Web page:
Ecosystem Destruction

Massive sand tubes being constructed in Walton County, Florida Massive sand tubes being constructed in Walton County, Florida under the ecologically-appealing euphemism of "dune enhancement devices." Photo: Gary Appleson, Caribbean Conservation Corporation.

A variety of threatened or endangered organisms use the beach as a vital part of their life cycle. The nearshore ecosystem extends from the meiofauna that exist between sand grains to the carnivorous fish that roam the surf zone.

Components include birds that feed and nest on the beach such as the piping plover (US east coast) and various turtles that lay their eggs here. The first steps in protecting birds, turtle nests and the rest of this ecosystem must be the protection of a natural, un-engineered beach.

Another major threat to beach ecosystems around the world is the ever increasing human population in coastal areas. The global migration of people towards the coast causes competition between humans and other species and humans usually negatively impact other species. New construction in coastal communities destroys beach ecosystems with every parking lot paved, road expanded, or sand dune lost. This increase also puts a burden on sanitation systems, transportation networks, and increases pollution in these diverse ecosystems.


Surfing in / Ecosystem Destruction

Why the Great Barrier Reef is in danger

One of Earth’s most impressive ecosystems is in dire straits. Here are the main issues threatening this magnificent natural wonder.

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Dolphin Deaths in Florida’s Red Tide Disaster Prompt Federal Investigation

Federal wildlife officials are investigating dozens of dolphin deaths off Florida’s southwest coast which has been experiencing a severe red tide.

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Three ways making a smartphone can harm the environment

Nearly five billion people worldwide will use a smartphone by 2020. Each device is made up of numerous precious metals and many of the key technological features wouldn’t be possible without them. Mining these metals is a vital activity that underpins the modern global economy. But the environmental cost can be enormous and is probably far greater than you realize.

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Hundreds of endangered turtles killed in illegal fishing net

About 300 sea turtles have died on Mexico’s southern Pacific coast after they were trapped in an abandoned illegal fishing net.

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Tracking Sargassum’s ocean path could help predict coastal inundation events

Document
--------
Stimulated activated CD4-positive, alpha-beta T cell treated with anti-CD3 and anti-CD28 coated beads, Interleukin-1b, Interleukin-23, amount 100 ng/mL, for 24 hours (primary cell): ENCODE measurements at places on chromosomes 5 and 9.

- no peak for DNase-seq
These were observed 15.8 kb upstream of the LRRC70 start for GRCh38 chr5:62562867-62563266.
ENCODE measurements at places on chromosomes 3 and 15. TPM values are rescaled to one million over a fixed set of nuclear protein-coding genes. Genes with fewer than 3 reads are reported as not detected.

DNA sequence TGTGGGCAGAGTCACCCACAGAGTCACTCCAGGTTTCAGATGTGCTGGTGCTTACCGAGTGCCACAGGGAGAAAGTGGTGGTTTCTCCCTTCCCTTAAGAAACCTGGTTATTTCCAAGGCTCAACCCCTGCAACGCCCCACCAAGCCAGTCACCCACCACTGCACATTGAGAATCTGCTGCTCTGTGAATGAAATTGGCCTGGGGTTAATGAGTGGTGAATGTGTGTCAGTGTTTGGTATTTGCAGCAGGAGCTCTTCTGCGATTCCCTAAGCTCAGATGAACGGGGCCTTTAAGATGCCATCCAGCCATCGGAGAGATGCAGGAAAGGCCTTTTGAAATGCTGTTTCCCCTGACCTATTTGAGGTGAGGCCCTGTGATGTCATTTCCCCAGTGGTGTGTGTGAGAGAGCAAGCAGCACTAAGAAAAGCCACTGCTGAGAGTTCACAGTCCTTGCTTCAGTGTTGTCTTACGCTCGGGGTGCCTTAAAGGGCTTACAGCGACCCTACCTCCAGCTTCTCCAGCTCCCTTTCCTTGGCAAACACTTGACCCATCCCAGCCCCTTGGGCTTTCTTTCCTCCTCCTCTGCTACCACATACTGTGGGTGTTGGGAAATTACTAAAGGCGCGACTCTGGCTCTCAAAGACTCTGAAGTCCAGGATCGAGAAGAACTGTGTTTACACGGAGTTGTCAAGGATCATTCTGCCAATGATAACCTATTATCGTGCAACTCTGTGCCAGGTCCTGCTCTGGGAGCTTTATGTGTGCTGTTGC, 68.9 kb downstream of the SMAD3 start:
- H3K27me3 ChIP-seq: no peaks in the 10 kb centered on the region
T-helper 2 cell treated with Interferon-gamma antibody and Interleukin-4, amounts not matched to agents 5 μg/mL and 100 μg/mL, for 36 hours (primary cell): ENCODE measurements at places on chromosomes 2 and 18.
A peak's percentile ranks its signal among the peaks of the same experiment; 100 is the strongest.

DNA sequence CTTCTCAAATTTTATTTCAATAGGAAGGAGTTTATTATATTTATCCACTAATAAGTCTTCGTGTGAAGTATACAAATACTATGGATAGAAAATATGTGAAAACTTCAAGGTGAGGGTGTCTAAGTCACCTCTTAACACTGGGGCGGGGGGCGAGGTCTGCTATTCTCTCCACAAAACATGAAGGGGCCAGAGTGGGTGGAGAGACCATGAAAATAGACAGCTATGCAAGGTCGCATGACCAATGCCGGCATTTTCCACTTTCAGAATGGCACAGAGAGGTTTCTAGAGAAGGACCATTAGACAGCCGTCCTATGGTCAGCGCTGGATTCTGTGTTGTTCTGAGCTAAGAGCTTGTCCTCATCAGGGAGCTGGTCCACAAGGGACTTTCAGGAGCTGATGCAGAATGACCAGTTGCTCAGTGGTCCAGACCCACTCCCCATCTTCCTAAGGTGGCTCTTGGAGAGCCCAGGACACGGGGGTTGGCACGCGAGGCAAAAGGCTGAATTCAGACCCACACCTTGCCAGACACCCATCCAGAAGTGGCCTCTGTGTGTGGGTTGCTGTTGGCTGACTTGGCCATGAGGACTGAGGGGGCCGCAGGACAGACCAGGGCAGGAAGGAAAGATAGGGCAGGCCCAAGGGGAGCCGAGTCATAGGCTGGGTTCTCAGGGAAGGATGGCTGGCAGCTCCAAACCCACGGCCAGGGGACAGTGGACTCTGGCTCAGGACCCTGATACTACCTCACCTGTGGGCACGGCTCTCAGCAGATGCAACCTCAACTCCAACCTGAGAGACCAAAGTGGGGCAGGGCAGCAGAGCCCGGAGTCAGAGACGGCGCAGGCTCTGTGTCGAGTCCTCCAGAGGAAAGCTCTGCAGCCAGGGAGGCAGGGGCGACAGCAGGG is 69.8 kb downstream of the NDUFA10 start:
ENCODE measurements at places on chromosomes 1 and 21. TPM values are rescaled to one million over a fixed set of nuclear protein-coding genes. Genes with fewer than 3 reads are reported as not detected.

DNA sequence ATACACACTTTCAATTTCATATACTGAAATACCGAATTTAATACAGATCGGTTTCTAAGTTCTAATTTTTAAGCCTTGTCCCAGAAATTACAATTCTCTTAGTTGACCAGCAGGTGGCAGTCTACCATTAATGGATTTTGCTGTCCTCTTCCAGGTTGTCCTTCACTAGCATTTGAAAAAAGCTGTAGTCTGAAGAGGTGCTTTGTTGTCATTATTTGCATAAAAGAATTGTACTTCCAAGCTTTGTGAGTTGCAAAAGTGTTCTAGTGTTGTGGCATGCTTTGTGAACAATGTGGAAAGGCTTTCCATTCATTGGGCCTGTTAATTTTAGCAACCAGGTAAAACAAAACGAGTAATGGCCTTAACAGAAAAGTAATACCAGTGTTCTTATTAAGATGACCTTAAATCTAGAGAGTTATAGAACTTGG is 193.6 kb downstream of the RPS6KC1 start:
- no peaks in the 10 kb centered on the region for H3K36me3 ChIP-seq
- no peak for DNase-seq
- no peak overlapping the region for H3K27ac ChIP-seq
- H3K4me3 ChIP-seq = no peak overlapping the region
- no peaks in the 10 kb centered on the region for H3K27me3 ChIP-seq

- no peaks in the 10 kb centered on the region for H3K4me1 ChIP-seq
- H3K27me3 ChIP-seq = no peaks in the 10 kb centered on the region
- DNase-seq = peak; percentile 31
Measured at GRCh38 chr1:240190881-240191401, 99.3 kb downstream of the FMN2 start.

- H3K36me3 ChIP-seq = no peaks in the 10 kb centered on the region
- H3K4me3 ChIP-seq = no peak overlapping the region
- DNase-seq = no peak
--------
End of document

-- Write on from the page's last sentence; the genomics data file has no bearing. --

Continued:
New research explores how the Sargassum might grow while it is meandering along the currents, not just where it floats, combining both ocean physics and seaweed biology for the first time to understand the distribution patterns. Knowing could eventually help predict its arrival and impact on beaches around the world

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Decades of chemical pollution suspected in Maine’s seal die-off

As the number of dead and stranded seals washing up on southern Maine beaches rises by the day, researchers are linking the sudden die-off to decades of chemical pollution that made the seal population vulnerable to toxins and disease.

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Ghost netting: Image emerges of decomposed turtle wrapped in plastic net

Pictures taken from the upcoming environmental film Blue, which will be shown at the Ocean Film Festival UK & Ireland Tour, show the horrific effects of plastic pollution and ghost nets on marine life and the world’s oceans.

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Scientists testing new solution to fight Florida’s toxic red tide

The state of Florida is at war with a toxic red tide. A tide that is killing marine life along the Sunshine State’s southwest coast and creating a stench. Scientists at Mote Marine Laboratory in Sarasota are working on a new weapon that they call an “Ozone Treatment System.

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Shark Mystery: Where Have South Africa’s Great Whites Gone?

The world’s most famous sharks are the great whites off Cape Town, featured in the popular “Air Jaws” series. But now these sharks have mostly gone missing, and some experts blame a fishery for depleting the smaller sharks that the great whites feed on.

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